DEIRDRE WADDING WAS 18-years-old when she entered the Bessborough mother and baby home in Cork.
It was 1981, and though Wadding said she was not a victim of “cruelty or physical abuse”, she, like the other girls at the home, suffered emotional and psychological abuse that would stay with them for the rest of their lives.
“I shared a room with a girl who was only 13-years-old, she was a child. I was 18, she sobbed her heart out for her mother every night and I mean it was incredibly, incredibly traumatic,” she said.
“The trauma of banishment, you had the trauma of guilt and shame that was imposed by the very fact of being there. You had the enormous trauma and sorrow of loss of your child being placed for adoption and that’s something that’s left a lasting impact on my life.”
Speaking to TheJournal.ie earlier today, Wadding, who is a People Before Profit councillor in Wexford, explained that all of the girls in the convent were given a new name that they could pick themselves – she chose ‘Ciara’.
“I learned to walk down a corridor and be called from behind by the name Ciara and turn around. Now that psychologically does something to someone, that creates dissociation and it’s as if everything can be suppressed and assigned to Ciara,” she said.
“Ciara had those experiences at Bessborough, not Deirdre. Deirdre came out, you know, put the lid on it and acted as if it never happened. I learned to not blink an eye if a conversation about adoption went on in my presence and just mask it all – and that’s incredibly damaging.”
‘A life sentence – having your child taken away’
The pregnant girls and young women at the home were given all of their medical care in-house, according to Wadding. They never left to see doctors, they had no antenatal visits, they did not even go to a hospital to give birth.
Wadding said that her medical records from Bessborough note she was “induced for social reasons”.Everything happened in a room in the covent. I gave birth to my first child on a metal table, induced at the age of 18, alone in a room in Bessborough convent. In terms of treatment, in terms of psychological, mental and emotional abuse that’s enough, that’s enough. I think it was the whole sense of you’re a pariah, you’re a pariah and somehow being punished for the crime of being a normal, natural, sexual human being. So we were punished for a crime that didn’t exist and that punishment was a life sentence – it was having your child taken away.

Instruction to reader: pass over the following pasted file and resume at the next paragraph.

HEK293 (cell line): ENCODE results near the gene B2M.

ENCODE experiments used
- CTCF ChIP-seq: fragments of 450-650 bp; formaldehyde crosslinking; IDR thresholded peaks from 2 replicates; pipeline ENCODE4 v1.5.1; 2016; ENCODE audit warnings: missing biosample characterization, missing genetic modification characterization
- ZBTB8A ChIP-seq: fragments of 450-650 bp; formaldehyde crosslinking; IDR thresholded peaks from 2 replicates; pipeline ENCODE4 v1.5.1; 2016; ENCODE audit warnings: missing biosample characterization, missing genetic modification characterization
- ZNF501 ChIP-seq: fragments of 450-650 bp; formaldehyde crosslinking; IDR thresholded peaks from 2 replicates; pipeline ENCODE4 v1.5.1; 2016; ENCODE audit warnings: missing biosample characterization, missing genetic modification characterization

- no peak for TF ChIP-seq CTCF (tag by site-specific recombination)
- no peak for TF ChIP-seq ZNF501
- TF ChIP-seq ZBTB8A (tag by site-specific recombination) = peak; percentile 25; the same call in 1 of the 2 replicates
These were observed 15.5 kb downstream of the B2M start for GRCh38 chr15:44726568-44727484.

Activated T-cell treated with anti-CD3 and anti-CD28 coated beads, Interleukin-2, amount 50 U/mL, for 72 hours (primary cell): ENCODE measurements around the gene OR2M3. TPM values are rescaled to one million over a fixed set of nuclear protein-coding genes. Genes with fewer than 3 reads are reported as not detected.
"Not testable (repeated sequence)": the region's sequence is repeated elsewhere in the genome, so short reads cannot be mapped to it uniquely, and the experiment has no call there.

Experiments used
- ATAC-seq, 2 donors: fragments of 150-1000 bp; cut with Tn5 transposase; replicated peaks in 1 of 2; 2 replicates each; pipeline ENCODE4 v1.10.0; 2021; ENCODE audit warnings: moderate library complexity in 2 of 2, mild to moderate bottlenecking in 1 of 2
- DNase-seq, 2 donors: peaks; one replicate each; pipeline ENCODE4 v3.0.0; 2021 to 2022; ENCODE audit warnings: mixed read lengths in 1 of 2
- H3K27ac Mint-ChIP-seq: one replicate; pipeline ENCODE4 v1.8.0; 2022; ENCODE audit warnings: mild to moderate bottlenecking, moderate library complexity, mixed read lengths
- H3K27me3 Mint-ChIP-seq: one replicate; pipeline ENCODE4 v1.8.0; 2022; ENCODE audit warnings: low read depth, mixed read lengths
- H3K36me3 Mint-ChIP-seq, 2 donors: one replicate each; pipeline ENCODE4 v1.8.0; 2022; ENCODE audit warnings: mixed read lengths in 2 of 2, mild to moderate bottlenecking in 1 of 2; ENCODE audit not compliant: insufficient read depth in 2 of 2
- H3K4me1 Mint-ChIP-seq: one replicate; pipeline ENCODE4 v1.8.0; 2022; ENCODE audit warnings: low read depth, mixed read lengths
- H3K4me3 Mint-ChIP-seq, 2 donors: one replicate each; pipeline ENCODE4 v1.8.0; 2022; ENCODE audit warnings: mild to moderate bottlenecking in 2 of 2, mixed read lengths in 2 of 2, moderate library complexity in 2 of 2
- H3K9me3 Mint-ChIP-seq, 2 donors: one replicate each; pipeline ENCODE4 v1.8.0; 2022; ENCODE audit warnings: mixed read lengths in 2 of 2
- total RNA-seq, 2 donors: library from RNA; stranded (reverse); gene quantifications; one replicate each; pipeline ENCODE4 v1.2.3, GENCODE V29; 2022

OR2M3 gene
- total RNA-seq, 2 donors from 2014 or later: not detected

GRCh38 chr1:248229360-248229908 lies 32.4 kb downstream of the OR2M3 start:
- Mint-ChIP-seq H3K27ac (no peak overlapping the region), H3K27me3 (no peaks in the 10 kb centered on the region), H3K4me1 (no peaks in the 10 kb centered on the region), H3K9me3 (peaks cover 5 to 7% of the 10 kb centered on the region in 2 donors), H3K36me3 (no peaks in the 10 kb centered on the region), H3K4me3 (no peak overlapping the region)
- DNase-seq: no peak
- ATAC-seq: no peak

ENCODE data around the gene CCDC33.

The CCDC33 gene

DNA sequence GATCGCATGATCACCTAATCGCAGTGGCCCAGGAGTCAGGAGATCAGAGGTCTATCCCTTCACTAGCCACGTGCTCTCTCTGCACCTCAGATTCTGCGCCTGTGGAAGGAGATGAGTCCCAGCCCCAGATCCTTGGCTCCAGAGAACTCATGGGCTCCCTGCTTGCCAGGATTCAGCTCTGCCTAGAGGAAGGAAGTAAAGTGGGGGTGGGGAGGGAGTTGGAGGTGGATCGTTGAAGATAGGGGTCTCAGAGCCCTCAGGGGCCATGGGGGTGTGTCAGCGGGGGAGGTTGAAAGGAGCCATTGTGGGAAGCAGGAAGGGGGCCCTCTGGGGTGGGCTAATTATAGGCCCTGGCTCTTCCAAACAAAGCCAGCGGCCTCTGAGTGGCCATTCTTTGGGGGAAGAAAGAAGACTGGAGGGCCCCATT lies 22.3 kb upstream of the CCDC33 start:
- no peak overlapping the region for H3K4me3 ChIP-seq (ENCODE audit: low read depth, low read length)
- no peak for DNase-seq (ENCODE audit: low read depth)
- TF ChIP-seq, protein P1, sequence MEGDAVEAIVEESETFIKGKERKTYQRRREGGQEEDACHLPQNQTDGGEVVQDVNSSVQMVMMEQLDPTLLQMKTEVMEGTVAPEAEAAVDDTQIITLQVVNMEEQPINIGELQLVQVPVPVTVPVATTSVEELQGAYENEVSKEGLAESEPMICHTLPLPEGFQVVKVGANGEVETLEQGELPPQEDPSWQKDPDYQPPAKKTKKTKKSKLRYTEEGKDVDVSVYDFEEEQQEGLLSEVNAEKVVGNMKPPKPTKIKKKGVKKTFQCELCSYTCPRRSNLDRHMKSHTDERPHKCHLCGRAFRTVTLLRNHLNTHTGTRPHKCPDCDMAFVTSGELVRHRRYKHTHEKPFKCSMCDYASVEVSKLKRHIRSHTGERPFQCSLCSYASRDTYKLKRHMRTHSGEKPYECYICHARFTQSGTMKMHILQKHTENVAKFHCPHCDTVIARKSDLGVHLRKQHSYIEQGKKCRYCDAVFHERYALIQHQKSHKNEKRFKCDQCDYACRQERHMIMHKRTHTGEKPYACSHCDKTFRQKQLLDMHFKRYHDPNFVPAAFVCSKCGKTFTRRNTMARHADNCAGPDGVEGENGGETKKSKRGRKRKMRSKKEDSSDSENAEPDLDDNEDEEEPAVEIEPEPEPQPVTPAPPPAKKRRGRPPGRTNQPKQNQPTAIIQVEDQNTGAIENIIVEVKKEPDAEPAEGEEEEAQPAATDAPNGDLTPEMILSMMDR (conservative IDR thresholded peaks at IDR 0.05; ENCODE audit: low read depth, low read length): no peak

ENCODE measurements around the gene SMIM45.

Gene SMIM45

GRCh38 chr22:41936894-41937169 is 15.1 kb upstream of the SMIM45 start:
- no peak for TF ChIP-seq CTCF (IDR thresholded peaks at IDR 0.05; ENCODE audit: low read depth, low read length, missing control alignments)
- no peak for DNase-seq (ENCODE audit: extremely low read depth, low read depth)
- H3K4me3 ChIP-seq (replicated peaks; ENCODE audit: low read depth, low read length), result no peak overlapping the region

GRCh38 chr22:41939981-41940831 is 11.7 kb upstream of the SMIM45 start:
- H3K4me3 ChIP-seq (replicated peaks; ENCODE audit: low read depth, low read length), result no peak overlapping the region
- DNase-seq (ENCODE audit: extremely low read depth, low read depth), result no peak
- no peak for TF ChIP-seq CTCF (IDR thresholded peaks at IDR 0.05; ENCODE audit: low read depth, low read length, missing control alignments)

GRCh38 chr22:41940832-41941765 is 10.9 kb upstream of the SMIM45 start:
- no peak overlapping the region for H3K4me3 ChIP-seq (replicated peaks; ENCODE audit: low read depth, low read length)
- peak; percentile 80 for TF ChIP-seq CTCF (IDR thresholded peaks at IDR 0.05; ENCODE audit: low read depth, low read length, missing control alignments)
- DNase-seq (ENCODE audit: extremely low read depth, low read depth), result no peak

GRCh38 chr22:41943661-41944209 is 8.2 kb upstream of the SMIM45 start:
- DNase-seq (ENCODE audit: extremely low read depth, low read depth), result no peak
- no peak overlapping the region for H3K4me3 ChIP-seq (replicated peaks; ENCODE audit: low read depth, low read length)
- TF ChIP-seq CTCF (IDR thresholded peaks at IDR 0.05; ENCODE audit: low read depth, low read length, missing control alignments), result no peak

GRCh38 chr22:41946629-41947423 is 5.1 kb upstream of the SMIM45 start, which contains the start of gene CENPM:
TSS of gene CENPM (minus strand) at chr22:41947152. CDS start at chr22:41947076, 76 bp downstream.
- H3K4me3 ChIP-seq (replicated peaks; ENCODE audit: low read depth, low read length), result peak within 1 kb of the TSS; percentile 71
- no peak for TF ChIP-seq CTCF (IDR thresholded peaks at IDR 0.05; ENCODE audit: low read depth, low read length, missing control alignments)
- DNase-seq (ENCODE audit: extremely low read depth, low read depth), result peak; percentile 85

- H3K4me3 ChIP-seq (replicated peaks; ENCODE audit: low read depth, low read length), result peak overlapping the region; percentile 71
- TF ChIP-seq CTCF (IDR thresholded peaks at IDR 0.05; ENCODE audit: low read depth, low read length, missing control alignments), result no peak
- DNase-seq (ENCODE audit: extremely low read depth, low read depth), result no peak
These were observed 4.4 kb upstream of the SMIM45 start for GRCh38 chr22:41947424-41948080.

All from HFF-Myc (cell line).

“In other words, before the cover story would run out. Get me home as quickly as possible. And as a result, I believe, of being induced, I had a very tough birth. I was 18-years-old so I had nothing to compare it with, but it was extremely tough and I finally was delivered through suction and forceps and so had an extremely severe episiotomy and physically that was very traumatic,” she said.
‘I could never be Mammy’I hemorrhaged on the table and as a result of that I was not allowed out of bed for three days and in those three days nobody brought my child to me. I didn’t see him for three days, I saw him on the same day that I left him and that’s haunted me, that has haunted me all my life.
She was eventually reunited with her son, but the damage has been done.
“One of my greatest emotions around it in terms of shame – it’s not the shame for getting pregnant – it’s the shame for somehow allowing myself to be manipulated into letting my child go and that is something that I haven’t quite let go of, even after therapy and years of working on it.
That loss, it continues through the generations. He has a child now so I have a grandchild. In the same way that I could never be ‘Mammy’, although I’m mother by blood, I’ll never be ‘Granny’, although I’m grandmother by blood.”
There is no compensation that could make up for the “years and years of having that motherhood taken away from you”, she said, but justice for her would mean “full and frank acknowledgement” from all of the religious orders and facilities involved.
And she did manage, through the pain and the trauma, to take something good from her experience at Bessborough.
“The positive was the solidarity between the girls there and that’s something that I’ve carried with me, that actually standing together makes people stronger and how we can support each other in times of greatest crisis.”